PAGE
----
The Trump Department of Justice is siding in court with a Washington, D.C. church that sued the city over a restriction prohibiting it from meeting not only indoors but also outdoors.
Capitol Hill Baptist Church, which had around 1,000 attendees on a typical Sunday prior to the pandemic, is prohibited from gathering either indoors or outdoors under restrictions by Mayor Muriel Bowser that ban in-person church gatherings of more than 100 people.
The city has refused to grant the church a waiver, even though the congregation has committed to requiring masks and to enforce social distancing of six feet between families. The church filed suit against the city in September, alleging violations of its rights guaranteed under the U.S. Constitution’s First and Fifth Amendments, including its rights to assemble and worship without government interference. The church’s pastor, Mark Dever, is a well-known author and speaker.
“Although the precise legal tests may change based on the specific restriction at issue, the bottom line remains the same: there is no pandemic exception to the Constitution and our fundamental rights,” the DOJ brief, a Statement of Interest, says. It was filed Friday.
“Individual rights set forth in the Constitution are always operative and restrain government action,” the brief ads.
The restriction likely “targets religious believers” under Supreme Court precedent, the brief says. The mayor and the city, the brief says, are imposing a “substantial burden” on the church’ “religious exercise by denying the church the ability to gather as a single body as required by its sincere religious faith,” the brief says.
“To be put simply, Defendants’ current approach to COVID19 limitations has the effect of treating some forms of protected First Amendment activity differently than other forms of comparable activity and in so doing singles out religious exercise for differential treatment,” it says.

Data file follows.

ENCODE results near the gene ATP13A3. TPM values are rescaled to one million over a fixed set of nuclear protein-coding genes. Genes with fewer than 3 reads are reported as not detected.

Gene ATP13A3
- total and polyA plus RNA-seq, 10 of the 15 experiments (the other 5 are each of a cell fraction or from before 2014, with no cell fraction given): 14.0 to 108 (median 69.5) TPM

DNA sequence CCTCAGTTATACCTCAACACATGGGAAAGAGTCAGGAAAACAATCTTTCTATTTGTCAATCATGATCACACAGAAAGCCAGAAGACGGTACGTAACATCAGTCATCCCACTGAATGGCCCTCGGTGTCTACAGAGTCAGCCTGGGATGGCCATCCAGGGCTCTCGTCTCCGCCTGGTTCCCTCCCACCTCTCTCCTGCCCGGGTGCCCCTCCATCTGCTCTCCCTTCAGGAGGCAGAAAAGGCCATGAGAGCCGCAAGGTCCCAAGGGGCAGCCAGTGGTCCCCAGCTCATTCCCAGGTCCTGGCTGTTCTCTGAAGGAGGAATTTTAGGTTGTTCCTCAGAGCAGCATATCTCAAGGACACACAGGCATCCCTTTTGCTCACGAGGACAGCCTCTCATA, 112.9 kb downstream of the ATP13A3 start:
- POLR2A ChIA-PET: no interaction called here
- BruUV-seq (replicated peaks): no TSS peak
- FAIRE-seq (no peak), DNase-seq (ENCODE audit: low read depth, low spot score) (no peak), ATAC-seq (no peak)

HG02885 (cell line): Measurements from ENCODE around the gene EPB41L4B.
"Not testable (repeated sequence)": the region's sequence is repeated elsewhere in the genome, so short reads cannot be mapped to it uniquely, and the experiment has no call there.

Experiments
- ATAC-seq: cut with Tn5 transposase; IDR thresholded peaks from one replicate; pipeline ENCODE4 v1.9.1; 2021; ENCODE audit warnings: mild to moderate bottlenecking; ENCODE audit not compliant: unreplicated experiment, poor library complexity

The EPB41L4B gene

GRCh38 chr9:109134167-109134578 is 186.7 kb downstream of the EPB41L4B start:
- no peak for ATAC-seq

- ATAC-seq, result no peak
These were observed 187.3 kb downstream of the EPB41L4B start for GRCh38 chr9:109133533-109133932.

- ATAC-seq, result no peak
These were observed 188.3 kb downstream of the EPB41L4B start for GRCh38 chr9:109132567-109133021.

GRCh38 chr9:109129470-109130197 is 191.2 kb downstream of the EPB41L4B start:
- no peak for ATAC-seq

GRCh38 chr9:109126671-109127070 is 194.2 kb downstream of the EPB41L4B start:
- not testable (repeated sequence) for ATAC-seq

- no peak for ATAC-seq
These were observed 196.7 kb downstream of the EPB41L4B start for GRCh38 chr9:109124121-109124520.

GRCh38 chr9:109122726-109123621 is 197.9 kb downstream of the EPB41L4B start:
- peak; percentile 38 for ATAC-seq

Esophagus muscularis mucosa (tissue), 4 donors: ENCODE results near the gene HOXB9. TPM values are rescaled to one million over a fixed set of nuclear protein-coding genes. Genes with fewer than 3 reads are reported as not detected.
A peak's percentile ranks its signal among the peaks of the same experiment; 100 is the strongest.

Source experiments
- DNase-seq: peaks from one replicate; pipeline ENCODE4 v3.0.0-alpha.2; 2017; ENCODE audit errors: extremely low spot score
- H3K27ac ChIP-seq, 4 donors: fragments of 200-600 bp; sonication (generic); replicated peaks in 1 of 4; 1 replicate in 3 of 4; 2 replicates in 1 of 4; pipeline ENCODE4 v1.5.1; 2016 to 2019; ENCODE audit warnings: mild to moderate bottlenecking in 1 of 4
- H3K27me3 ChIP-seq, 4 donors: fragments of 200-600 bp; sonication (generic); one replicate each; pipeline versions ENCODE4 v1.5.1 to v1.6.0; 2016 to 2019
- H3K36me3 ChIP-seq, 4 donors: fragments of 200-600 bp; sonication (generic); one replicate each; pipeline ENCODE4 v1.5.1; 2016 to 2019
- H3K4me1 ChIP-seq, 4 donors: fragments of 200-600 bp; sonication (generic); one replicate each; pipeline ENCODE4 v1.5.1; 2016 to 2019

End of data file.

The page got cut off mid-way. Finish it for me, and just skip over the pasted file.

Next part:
The brief notes that the city denied the church’s request to meet outside, even as the city allows outdoor protests and outdoor dining, the brief says.
“The right to free exercise of religion and the right to protest are both enshrined in the First Amendment of the Constitution,” said Eric Dreiband, assistant attorney general for the department’s Civil Rights Division. Dreiband’s name is one of five on the brief. “We are a nation dedicated to freedom of conscience and freedom of expression. The District of Columbia has, unfortunately, neglected these rights. The Justice Department is committed to defending both of these fundamental freedoms and in supporting all Americans rights to worship as they choose.”
The United States “has a substantial interest in the preservation of its citizens’ fundamental right to the free exercise of religion, expressly protected by the First Amendment,” the brief says.
“While a local government has significant discretion to decide what measures to adopt to meet a public health threat, the Free Exercise Clause of the Constitution requires that, whatever level of restrictions it adopts, government must treat religious gatherings the same as comparable nonreligious gatherings, absent the government meeting strict scrutiny, that is, proving that it has a compelling governmental interest pursued through the least restrictive means,” the brief says. “Similarly, the Free Speech Clause forbids the government from discriminating against certain speech while privileging other speech with a viewpoint favored by the government, unless it meets strict scrutiny.”
Michael Foust has covered the intersection of faith and news for 20 years. His stories have appeared in Baptist Press, Christianity Today, The Christian Post, the Leaf-Chronicle, the Toronto Star and the Knoxville News-Sentinel.